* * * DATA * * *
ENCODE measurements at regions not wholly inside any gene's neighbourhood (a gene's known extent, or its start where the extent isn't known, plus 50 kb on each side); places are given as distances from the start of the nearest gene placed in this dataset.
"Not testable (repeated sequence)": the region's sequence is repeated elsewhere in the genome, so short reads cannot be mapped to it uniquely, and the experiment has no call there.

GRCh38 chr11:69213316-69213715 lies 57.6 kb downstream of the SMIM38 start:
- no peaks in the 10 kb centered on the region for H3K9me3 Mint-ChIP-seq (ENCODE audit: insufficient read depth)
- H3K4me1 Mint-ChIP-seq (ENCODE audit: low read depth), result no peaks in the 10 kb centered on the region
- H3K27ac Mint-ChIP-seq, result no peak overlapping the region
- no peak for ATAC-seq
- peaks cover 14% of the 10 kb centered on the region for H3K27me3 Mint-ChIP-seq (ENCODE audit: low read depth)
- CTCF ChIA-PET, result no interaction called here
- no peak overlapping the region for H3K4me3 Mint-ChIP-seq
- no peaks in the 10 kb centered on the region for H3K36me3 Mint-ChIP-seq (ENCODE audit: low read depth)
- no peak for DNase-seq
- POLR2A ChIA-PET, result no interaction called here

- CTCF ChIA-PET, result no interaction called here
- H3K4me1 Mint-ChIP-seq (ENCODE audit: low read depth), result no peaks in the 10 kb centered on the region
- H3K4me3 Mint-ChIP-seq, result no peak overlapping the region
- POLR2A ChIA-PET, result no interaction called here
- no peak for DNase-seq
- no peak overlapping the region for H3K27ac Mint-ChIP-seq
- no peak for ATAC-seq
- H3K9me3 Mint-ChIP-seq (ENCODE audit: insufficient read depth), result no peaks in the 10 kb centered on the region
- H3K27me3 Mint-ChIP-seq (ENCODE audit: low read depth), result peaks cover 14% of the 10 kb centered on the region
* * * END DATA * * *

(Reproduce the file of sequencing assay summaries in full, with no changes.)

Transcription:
ENCODE measurements at regions not wholly inside any gene's neighbourhood (a gene's known extent, or its start where the extent isn't known, plus 50 kb on each side); places are given as distances from the start of the nearest gene placed in this dataset.
"Not testable (repeated sequence)": the region's sequence is repeated elsewhere in the genome, so short reads cannot be mapped to it uniquely, and the experiment has no call there.

GRCh38 chr11:69213316-69213715 lies 57.6 kb downstream of the SMIM38 start:
- no peaks in the 10 kb centered on the region for H3K9me3 Mint-ChIP-seq (ENCODE audit: insufficient read depth)
- H3K4me1 Mint-ChIP-seq (ENCODE audit: low read depth), result no peaks in the 10 kb centered on the region
- H3K27ac Mint-ChIP-seq, result no peak overlapping the region
- no peak for ATAC-seq
- peaks cover 14% of the 10 kb centered on the region for H3K27me3 Mint-ChIP-seq (ENCODE audit: low read depth)
- CTCF ChIA-PET, result no interaction called here
- no peak overlapping the region for H3K4me3 Mint-ChIP-seq
- no peaks in the 10 kb centered on the region for H3K36me3 Mint-ChIP-seq (ENCODE audit: low read depth)
- no peak for DNase-seq
- POLR2A ChIA-PET, result no interaction called here

- CTCF ChIA-PET, result no interaction called here
- H3K4me1 Mint-ChIP-seq (ENCODE audit: low read depth), result no peaks in the 10 kb centered on the region
- H3K4me3 Mint-ChIP-seq, result no peak overlapping the region
- POLR2A ChIA-PET, result no interaction called here
- no peak for DNase-seq
- no peak overlapping the region for H3K27ac Mint-ChIP-seq
- no peak for ATAC-seq
- H3K9me3 Mint-ChIP-seq (ENCODE audit: insufficient read depth), result no peaks in the 10 kb centered on the region
- H3K27me3 Mint-ChIP-seq (ENCODE audit: low read depth), result peaks cover 14% of the 10 kb centered on the region